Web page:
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February 02 Issue

James Skinner

...who knows whether a project is legitimate or worse, whether the figures presented to complete the criteria, example number of new jobs created, is genuine or ‘pie in the sky’.

The Euro zone has a few days left before the original currencies of the respective countries are firmly and truly buried. Most, if not all of my Spanish neighbours, have completely forgotten about the peseta. The shop attendants are totally fluent in handling the currency, and price tags have now switched places. Values of goods are in large Euro numbers. The peseta has gone forever. Admittedly, a certain increase in pricing has taken place during the rounding up – rather than rounding down - period from one currency to the other. But apart from minor oddballs such as my local drugstore’s automatic weighing machine (which now costs 50 Euro cents a shot instead of 25 pesetas!) most housewives are happy with the Euro shopping basket pricing. So. What happens next? What will be the next major European Union shindig?

Britain’s future entry? Nah! Too insignificant. Common European taxation laws and other financial issues? Far too complicated. How about the future European expansion. Now that is a major issue! We’re talking about another ten* new countries representing an increase of more that 80 million inhabitants that are waiting at the gates. Not all are up to the standards of living of the present fifteen** yet are eager to become part of this great new venture nicknamed by some as the ‘Super Europe’. This may sound grand on paper, but what are or will be the major issues on entry and more important, how will they affect the ‘elder’ member states? No better place to start than to take a look at the present and future distribution of European funds for the less wealthy regions when this new lot join.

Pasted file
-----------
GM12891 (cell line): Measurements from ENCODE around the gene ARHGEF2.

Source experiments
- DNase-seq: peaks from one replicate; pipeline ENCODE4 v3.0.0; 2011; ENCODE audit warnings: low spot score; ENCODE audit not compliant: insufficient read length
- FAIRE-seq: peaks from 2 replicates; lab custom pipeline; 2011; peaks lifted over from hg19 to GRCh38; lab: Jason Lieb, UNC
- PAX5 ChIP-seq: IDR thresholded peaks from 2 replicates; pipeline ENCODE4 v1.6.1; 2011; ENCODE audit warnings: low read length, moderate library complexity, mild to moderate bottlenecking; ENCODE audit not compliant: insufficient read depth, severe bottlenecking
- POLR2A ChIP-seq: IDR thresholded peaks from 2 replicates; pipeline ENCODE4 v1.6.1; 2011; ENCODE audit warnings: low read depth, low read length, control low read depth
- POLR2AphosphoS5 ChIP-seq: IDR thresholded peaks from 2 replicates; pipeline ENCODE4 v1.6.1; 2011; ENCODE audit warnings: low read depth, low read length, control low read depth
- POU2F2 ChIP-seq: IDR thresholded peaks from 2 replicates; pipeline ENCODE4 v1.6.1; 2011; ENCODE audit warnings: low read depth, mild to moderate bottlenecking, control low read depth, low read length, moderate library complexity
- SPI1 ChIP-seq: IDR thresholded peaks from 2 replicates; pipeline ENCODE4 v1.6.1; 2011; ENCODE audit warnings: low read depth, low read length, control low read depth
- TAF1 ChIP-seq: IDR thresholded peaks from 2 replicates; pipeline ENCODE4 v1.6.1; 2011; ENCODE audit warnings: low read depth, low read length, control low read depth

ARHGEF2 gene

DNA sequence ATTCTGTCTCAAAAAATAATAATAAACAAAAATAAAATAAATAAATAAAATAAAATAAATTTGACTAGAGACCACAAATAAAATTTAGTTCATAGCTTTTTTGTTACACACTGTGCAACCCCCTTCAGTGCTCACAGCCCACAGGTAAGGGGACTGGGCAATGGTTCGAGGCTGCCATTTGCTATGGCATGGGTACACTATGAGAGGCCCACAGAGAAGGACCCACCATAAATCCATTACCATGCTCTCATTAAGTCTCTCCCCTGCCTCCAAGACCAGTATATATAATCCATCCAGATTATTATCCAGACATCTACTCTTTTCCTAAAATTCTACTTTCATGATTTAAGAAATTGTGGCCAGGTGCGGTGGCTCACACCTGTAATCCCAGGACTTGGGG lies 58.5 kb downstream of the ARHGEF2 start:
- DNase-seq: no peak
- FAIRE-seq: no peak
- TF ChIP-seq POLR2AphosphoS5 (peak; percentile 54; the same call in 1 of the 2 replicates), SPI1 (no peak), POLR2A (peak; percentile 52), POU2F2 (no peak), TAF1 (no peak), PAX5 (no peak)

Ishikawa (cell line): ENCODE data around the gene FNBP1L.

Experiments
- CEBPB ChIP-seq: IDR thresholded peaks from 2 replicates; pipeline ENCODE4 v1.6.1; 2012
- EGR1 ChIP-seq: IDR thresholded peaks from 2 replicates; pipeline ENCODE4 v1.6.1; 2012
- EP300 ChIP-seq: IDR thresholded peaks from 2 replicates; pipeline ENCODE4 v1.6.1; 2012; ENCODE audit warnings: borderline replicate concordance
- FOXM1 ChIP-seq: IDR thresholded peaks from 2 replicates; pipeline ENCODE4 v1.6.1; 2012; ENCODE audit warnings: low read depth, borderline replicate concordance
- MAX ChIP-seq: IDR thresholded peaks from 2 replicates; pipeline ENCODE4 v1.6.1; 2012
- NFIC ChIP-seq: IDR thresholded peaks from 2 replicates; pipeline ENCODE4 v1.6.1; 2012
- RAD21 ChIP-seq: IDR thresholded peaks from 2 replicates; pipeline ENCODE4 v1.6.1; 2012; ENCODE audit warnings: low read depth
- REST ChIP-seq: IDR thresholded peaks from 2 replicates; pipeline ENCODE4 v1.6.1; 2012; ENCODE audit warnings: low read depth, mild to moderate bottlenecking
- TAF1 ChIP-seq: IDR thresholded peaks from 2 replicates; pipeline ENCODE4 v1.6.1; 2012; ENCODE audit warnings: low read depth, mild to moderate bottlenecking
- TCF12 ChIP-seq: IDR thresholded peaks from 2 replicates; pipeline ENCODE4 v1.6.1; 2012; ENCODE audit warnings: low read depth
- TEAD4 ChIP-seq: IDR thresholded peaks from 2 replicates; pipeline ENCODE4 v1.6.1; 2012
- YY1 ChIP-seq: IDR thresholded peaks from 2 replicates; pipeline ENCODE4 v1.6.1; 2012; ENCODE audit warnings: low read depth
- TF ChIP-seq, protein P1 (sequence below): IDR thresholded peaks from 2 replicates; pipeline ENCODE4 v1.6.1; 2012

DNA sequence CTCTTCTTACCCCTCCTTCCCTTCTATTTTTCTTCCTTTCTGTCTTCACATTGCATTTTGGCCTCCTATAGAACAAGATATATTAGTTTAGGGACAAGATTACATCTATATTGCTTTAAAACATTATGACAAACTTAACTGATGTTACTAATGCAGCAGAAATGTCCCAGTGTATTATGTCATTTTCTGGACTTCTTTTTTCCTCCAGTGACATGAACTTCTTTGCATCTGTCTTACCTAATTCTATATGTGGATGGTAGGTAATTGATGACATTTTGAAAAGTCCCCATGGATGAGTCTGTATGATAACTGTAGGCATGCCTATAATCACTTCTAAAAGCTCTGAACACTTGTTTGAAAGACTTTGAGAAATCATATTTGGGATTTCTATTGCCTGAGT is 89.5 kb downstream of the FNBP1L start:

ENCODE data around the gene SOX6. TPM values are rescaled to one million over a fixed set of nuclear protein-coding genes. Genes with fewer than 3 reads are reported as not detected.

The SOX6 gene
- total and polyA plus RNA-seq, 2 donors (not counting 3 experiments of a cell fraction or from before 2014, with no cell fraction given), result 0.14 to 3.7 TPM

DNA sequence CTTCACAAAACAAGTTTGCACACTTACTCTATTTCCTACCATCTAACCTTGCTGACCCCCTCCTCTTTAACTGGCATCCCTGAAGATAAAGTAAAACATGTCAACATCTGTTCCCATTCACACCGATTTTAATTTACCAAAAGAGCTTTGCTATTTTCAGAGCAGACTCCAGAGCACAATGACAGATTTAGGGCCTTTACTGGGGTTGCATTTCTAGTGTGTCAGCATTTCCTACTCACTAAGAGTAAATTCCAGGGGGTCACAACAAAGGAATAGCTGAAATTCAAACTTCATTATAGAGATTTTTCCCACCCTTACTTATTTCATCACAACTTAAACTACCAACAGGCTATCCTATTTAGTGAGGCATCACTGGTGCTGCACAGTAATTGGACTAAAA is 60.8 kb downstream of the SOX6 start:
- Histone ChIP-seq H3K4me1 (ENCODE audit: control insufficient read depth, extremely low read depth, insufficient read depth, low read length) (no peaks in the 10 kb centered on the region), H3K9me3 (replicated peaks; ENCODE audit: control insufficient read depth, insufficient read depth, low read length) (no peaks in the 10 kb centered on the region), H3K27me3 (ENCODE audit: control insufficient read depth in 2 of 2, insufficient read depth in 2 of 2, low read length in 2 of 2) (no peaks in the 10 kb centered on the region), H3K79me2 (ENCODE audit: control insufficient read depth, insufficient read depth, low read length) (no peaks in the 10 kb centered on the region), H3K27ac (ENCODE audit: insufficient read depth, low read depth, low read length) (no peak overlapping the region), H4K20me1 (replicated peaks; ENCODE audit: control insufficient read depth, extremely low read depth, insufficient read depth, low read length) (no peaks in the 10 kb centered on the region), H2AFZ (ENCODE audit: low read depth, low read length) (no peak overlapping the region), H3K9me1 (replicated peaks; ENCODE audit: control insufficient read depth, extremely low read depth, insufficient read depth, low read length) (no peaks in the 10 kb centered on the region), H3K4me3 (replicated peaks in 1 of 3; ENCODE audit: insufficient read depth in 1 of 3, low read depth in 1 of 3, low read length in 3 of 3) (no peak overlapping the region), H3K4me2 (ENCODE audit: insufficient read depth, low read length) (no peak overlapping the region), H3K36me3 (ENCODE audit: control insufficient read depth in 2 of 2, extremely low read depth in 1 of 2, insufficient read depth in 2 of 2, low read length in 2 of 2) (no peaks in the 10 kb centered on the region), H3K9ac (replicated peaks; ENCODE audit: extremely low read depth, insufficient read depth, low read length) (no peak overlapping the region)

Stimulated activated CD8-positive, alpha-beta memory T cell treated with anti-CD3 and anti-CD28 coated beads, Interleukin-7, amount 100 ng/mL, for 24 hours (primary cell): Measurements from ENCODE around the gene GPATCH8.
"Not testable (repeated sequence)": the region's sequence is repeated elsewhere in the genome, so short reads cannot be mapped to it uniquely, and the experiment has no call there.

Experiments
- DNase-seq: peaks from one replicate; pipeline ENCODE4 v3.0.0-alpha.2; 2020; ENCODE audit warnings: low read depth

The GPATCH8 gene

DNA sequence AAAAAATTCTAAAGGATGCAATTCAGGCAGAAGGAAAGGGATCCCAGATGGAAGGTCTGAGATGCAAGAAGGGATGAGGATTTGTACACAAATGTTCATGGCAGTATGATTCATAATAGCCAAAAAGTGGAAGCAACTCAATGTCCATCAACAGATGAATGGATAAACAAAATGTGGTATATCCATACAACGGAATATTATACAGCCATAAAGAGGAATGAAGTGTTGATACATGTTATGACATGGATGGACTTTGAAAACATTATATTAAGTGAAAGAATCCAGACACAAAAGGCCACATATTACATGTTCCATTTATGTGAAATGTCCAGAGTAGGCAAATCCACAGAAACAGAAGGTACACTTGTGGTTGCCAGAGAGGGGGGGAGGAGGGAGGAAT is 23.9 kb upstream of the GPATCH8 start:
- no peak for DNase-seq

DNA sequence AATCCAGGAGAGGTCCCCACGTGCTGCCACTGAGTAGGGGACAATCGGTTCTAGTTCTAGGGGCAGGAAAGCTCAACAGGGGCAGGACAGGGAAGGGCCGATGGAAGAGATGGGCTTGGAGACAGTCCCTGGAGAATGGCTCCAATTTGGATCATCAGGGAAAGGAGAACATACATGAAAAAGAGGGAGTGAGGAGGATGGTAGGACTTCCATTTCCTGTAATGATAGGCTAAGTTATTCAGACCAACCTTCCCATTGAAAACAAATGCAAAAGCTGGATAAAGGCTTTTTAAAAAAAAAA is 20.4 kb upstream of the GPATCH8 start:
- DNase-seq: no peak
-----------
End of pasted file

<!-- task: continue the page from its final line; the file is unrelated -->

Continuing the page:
What the hell are the European funds anyway? What are they for? How are they structured and managed? By whom? How much money are we talking about? Who controls and audits the accounts? At first glance it seems like a big slush fund that sits in Brussels whereby money comes in from the rich members and is handed out to the poorer ones. Now and again the various European Finance ministers get together and argue about how they are distributed. They sign a few papers and back to business as usual. To be honest, I’m sure most European citizens, other than those directly affected haven’t a clue how the system works. Thanks to old faithful Internet, I decided to investigate how all this money is manipulated and what I discovered was amazing, to say the least! Hampton Court maze is a straight path compared to the EU Funding system. But lets get down to the basics.

Enter ERDF, better known as The European Regional Development Funds.
Many moons ago, the European Union agreed that any region below the average percentage of GDP per capita within the EU was eligible to funds from the ERDF. In other words, based on a European average of 100%, any area within the Union that was below this mean had access to European money. Pretty simple at face value, but Pandora’s box in practice. As bureaucrats would have it, and similar to the ten commandments whereby thousands of laws were developed, a myriad of European funding schemes were introduced. As a brief explanation, the ERDF is broken up into different ‘programs’ as follows:
a. Objective 1. Underdeveloped regions (Ireland, Spain, Greece and Portugal).
b. Objective 2. Re-conversion of backward sectors of industry. (Example: Fishing industry)
c. Interreg. This is an interesting one that deals with cross border development such as Spain and Portugal.